Recruiting top talent for technical and data roles in the cybersecurity sector is essential for protecting organizations from cyber threats. However, it’s not an easy task. The industry is facing several challenges that can make it difficult to find and retain the right people for the job.
There has been a trend towards businesses making cybersecurity their priority technology investment area in recent years. Many of these projects and investments are strategic, long-term, and tightly aligned with the broader digital transformation strategy. According to recent findings, there is a continued appetite to invest in cybersecurity, with 56% of CISOs reporting that they expect to see their budgets increase in 2023. 29% expect to do more with the same, and only 15% anticipate having to find cost efficiencies in their budget.
Despite this increase in investment, the acceleration towards digital transformation is creating challenges for some CISOs as they seek to implement the necessary controls to defend their critical assets. 47% of security leaders in our sample reported that they felt cybersecurity investment is struggling to keep pace with digital business.
One of the biggest challenges in the recruitment of cybersecurity professionals is the lack of diversity in the cybersecurity workforce. According to the (ISC)² Workforce survey, 78% of the workforce is male, and 64% are not ethnically diverse. This lack of diversity can limit the pool of candidates and result in a homogeneous workforce that lacks varied perspectives and ideas. To address this issue, organizations need to actively recruit from diverse talent pools, promote inclusive company cultures, and offer opportunities for career development and growth.
Another challenge is the increasing skill gap in the industry. The ever-changing landscape of cyber threats means that companies’ requirements for cybersecurity professionals continue to grow longer and more complex. This can discourage valuable talent from applying or engaging. To overcome this challenge, organizations should focus on offering opportunities for continuous learning and development, as well as flexible work arrangements that allow employees to keep up with industry trends and emerging technologies.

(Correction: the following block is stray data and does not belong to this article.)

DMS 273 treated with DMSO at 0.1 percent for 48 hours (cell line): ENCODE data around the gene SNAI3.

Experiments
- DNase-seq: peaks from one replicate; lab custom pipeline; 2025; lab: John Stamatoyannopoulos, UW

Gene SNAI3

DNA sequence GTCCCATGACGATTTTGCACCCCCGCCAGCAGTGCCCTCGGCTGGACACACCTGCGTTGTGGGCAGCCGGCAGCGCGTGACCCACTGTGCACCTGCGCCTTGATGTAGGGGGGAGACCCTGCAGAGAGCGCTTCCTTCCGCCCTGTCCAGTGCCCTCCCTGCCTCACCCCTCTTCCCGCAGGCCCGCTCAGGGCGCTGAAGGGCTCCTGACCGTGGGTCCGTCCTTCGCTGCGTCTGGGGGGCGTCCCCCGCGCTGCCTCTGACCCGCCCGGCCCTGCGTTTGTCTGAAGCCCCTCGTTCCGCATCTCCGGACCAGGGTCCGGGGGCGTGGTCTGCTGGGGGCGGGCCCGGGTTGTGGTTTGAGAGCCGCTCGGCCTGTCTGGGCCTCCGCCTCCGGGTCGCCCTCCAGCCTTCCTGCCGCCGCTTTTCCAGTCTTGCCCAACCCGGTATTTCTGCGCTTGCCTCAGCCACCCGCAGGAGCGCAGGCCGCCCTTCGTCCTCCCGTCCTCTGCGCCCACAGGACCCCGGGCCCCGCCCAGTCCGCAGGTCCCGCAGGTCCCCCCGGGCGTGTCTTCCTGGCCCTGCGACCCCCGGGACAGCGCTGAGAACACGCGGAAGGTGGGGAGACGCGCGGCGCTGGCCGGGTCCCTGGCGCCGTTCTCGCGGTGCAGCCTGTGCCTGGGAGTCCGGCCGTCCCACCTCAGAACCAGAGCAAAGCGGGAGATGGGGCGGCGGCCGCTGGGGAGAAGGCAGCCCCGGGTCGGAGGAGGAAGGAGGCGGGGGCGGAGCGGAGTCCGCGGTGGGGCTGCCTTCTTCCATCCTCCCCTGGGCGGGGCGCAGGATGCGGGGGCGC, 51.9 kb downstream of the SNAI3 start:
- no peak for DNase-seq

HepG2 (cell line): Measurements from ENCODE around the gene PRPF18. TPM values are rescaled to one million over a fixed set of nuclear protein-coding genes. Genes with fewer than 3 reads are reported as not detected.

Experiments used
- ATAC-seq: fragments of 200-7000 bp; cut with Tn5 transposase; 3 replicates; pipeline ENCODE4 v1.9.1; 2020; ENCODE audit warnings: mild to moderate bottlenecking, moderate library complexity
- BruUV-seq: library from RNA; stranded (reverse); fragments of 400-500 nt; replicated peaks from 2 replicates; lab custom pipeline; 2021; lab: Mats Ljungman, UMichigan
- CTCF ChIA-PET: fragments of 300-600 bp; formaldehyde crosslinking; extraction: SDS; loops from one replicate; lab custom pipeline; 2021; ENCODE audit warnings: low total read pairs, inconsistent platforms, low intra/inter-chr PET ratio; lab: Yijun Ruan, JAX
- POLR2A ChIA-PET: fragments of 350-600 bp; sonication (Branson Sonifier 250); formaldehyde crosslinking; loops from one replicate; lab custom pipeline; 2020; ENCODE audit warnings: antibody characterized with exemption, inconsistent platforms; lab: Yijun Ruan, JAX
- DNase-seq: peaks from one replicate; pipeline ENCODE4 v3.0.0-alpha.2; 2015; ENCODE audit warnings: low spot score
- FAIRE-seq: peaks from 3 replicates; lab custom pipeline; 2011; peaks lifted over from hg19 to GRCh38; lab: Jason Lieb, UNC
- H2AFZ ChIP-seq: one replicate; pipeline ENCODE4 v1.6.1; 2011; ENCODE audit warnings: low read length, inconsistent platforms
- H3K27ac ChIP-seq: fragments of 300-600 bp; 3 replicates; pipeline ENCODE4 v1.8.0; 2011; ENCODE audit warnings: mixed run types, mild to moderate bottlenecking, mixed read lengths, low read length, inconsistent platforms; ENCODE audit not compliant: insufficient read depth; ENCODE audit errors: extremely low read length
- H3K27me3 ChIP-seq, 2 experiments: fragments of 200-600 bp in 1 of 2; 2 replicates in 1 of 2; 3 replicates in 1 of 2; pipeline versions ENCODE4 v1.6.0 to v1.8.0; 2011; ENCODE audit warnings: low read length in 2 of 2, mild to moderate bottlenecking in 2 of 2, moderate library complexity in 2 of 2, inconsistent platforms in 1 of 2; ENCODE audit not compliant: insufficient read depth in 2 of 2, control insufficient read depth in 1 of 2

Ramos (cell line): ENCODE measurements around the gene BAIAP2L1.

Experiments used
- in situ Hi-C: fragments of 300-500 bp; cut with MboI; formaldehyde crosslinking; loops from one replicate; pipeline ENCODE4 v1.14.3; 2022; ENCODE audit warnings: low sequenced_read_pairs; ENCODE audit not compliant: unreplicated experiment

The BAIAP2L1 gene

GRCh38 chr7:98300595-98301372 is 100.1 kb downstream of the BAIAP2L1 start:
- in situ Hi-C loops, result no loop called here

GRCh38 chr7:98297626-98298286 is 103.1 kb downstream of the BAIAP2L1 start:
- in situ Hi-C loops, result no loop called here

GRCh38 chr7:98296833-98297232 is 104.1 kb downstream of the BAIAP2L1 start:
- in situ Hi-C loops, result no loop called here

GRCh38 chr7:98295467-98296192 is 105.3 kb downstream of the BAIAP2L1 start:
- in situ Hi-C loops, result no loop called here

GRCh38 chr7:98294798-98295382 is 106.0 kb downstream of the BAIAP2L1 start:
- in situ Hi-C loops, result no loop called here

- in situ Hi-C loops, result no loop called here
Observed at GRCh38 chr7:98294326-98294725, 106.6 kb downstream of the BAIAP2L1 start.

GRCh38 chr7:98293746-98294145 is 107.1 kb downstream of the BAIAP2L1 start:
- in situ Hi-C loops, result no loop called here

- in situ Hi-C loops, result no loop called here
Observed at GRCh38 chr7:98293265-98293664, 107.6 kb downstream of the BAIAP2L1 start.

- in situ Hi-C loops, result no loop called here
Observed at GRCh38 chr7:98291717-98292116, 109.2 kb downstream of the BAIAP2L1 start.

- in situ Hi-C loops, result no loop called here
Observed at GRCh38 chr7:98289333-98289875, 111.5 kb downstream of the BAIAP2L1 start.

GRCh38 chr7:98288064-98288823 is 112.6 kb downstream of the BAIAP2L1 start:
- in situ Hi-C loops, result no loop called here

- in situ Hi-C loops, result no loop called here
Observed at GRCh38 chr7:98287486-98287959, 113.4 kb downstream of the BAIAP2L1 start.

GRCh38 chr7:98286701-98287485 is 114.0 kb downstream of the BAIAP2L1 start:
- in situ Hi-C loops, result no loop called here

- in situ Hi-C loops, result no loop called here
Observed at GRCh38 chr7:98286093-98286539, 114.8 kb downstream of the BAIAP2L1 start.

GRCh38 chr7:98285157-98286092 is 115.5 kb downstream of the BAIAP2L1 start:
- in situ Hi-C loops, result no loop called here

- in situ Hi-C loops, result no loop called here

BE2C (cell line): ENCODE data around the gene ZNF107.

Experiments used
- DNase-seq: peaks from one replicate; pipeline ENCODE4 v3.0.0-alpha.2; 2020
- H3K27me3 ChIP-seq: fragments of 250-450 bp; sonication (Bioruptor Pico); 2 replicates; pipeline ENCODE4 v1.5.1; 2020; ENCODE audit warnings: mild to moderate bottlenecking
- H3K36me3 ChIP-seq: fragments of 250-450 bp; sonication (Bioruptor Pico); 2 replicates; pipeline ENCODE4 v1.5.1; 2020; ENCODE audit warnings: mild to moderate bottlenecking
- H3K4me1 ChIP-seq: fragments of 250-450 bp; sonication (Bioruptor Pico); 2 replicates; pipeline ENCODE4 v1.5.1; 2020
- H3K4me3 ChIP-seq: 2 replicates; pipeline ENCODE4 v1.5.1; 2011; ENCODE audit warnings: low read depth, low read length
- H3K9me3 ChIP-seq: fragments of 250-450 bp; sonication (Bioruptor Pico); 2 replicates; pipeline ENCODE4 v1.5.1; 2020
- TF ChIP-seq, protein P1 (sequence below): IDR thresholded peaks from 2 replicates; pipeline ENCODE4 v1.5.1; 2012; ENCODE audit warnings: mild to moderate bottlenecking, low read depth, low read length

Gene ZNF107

Financial constraints are also a common problem in the cybersecurity sector. The competition for cyber skills is high, and counter-offers are highly likely. Money talks, and organizations must be prepared to offer competitive salaries and benefits packages to attract and retain top talent. Additionally, offering bonuses or other incentives can help incentivize employees to stay with the organization and work towards long-term goals.
Slow recruitment processes can also hinder the hiring of top talent. Long job descriptions, lack of clarity on what good looks like, interview delays, and bottlenecks can all contribute to a poor candidate experience and discourage candidates from accepting job offers. To address this challenge, organizations must streamline their recruitment processes, clearly define their hiring criteria, and offer flexibility in their interview scheduling.
The cybersecurity talent pool
What are related skills and titles for this talent?
Cyber Security Analyst
Cyber Security Specialist
Talent challenges in building a high performing cybersecurity function
Recruiting the right talent for cybersecurity roles has become increasingly challenging in recent years due to the ever-changing cyber threat landscape. Building a high-performing cybersecurity function requires not only hiring the best talent but also ensuring that their skills stay up-to-date.